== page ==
We continue our conversation about clergy well-being, clergy finances and clergy excellence.
Each congregation of the Indiana Conference desires to have a pastor who is a pastor of excellence. Did you know that as laity, you can proactively participate in helping your pastor experience such excellence?
In the October issue of Together, I reminded you that clergy finances have an impact on the overall state of clergy well-being. If a clergy person’s personal finances are creating personal challenges, that clergy person will not be able to lead his or her congregation from a point of excellence.
Did you know that clergy have dual status when it comes to federal income taxes? For federal tax purposes, clergy are considered employees of the church. For Social Security tax purposes, clergy are considered to be self-employed. With the self-employed status, clergy pay 15.3 percent in Social Security taxes (13.3 percent in 2011) in addition to federal and state income taxes.
Although there are benefits that can assist clergy in lowering their federal income taxes, such as housing allowances and exclusions, personal contributions to the United Methodist Personal Investment Plan (UMPIP) for clergy, and Accountable Reimbursement Plan, the Social Security tax is an additional financial burden clergy have.
Do you know what your pastor’s compensation is? Do you know what your pastor’s cash salary is? As you reflect on the compensation your pastor is given and the deductions – such as his or her personal share of health insurance and personal contribution to PIP – what are the federal, state and Social Security tax implications for your pastor?
Has your pastor received a raise to adequately compensate for his or her personal share of the health insurance cost? Is the parsonage located in a school district that no longer offers free bus service to its schools? Does your pastor have educational debt? Is your pastor making personal contributions to the pension fund? Does your pastor have an emergency fund?
The answer to these and other questions you might raise may help you to better understand in a compassionate and supportive way how your pastor’s call to representative ministry entails financial implications you may not have thought about in the past.
How can your congregation be proactive in assisting your pastor to be a pastor of excellence? Consider the following ideas:
- Encourage your pastor to take advantage of stewardship and finance related educational opportunities that will benefit your pastor personally, as well as the congregation;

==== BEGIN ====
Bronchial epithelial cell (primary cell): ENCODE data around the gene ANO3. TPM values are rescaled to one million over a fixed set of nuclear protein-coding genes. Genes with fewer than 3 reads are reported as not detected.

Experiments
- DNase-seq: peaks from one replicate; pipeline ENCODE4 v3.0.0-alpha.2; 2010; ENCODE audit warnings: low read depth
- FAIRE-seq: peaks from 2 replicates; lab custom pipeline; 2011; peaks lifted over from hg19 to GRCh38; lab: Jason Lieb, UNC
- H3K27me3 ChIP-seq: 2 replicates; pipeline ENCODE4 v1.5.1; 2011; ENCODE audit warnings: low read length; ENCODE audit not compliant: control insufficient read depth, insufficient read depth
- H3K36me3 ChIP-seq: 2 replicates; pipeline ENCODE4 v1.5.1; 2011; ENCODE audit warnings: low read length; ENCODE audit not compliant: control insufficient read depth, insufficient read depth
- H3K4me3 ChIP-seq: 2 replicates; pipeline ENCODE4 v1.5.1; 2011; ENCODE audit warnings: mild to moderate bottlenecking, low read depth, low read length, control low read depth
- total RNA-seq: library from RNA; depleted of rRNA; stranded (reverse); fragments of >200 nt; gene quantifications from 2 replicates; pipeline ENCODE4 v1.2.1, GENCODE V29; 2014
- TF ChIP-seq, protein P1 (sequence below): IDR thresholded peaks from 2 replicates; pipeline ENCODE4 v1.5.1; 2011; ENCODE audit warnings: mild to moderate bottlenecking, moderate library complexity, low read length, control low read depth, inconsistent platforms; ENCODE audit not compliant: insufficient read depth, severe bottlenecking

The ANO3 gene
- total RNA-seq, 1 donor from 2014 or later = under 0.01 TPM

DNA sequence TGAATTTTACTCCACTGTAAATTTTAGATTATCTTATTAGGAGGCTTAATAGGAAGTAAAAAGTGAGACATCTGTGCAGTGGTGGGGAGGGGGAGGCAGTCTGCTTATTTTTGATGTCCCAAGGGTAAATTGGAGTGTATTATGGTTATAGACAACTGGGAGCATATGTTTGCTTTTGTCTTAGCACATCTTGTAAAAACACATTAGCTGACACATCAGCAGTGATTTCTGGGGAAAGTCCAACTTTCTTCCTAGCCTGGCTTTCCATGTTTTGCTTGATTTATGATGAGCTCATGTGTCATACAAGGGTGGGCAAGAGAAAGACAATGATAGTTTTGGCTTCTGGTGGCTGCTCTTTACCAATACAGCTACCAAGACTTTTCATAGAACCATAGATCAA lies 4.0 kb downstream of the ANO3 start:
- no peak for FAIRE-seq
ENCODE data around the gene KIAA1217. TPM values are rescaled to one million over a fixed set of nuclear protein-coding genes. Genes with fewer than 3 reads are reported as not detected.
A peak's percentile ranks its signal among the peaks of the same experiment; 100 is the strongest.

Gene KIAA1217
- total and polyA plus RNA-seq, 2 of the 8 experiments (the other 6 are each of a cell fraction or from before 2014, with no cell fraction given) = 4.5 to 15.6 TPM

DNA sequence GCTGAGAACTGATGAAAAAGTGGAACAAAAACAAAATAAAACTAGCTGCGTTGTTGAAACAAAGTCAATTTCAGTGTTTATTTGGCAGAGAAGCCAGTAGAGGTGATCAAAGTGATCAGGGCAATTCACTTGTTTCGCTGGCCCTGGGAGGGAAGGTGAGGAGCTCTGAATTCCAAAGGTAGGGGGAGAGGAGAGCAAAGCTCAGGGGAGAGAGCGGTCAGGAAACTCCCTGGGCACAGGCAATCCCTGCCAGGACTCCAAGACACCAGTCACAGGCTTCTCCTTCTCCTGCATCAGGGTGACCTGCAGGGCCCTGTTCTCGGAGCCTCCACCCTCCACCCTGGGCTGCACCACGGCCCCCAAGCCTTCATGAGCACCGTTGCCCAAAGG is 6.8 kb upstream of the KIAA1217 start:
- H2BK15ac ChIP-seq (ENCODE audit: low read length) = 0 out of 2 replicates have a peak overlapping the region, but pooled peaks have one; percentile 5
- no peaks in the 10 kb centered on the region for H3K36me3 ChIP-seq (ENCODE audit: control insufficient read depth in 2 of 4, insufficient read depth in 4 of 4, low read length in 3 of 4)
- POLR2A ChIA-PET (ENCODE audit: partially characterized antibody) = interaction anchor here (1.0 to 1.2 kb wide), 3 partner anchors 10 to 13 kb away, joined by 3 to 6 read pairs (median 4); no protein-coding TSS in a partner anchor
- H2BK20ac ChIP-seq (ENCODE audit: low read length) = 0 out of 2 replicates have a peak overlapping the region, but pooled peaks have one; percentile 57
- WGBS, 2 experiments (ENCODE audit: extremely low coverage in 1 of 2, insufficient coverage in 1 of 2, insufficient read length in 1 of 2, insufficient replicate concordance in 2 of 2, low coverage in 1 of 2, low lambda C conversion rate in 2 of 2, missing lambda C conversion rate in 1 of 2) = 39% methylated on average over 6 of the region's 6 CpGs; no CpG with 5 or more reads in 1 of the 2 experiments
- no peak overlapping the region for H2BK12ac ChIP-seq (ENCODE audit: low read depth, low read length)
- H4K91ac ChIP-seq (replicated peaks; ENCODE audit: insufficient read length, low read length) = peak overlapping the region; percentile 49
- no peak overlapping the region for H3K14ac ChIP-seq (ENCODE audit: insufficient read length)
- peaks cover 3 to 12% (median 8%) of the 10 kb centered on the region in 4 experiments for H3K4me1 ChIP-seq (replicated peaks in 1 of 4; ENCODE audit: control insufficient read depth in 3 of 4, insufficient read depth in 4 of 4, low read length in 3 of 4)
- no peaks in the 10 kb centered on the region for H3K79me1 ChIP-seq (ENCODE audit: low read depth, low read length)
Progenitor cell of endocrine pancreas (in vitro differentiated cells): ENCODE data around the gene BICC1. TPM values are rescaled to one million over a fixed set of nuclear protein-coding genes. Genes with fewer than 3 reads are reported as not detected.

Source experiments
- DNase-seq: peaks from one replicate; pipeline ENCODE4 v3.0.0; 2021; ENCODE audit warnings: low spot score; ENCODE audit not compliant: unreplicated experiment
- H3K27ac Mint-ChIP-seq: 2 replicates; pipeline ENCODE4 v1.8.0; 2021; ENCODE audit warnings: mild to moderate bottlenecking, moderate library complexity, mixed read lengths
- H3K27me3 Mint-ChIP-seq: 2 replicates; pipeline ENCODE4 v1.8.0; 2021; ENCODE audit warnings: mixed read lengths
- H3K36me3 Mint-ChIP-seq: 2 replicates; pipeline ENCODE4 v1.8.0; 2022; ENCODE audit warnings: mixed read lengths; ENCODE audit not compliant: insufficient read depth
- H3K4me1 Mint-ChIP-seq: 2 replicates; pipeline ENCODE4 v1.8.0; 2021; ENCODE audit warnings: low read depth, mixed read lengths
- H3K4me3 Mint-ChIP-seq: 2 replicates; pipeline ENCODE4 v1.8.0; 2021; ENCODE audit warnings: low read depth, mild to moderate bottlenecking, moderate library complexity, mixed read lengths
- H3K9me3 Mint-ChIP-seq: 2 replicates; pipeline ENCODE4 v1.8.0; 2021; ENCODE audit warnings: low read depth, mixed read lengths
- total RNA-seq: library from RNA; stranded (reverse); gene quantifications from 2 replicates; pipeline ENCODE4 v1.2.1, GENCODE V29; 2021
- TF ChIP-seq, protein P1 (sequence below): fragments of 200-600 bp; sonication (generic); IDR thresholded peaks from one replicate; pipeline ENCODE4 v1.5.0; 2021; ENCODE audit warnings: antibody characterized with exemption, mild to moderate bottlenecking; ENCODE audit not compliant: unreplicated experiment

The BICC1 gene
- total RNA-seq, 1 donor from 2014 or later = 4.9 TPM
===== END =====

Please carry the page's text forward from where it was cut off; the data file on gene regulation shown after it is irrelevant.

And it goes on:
- Encourage the congregation’s leaders to participate in training events that will teach them how to communicate the mission and ministry of the congregation;
- Encourage your pastor to preach and teach on the topics of faith and money on a regular basis;
- Pass an Accountable Reimbursement Plan for your pastor at your church’s charge conference;
- Encourage your pastor to make personal contributions to the UMPIP program. If your pastor cannot do so financially, support your pastor by assisting him or her in applying for a Rejuvenate grant;
- As a congregation, request and expect a year-round stewardship education program to be offered to the congregation;
- Avoid balancing the church’s budget by decreasing the clergy compensation;
- Encourage the Staff-Parish Relations Committee and your pastor to take advantage of those cost-saving measures your pastor is eligible for and that require charge conference action;
- Encourage the laity of the congregation to participate in faith-based personal stewardship education programs that will help them to become financially strong;
- Encourage your pastor to apply for Rejuvenate grants if needed; and
- Support future clergy in becoming clergy of excellence by financially supporting the campaign of the Rejuvenate Project.
The above ideas will not only assist clergy in leading from a point of excellence, the ideas also will benefit congregations in becoming stronger, more viable congregations. Clergy excellence is the goal of the Rejuvenate Project. Let’s make this goal a reality for all clergy in the Indiana Conference.
To find out about its learning opportunities and grants, visit Rejuvenate’s website at www.rejuvenateindiana.org.
Michelle Cobb is executive director of the Indiana Conference Rejuvenate Project based in Indianapolis. To contact her, call 317-924-1321 or send e-mail to email@example.com.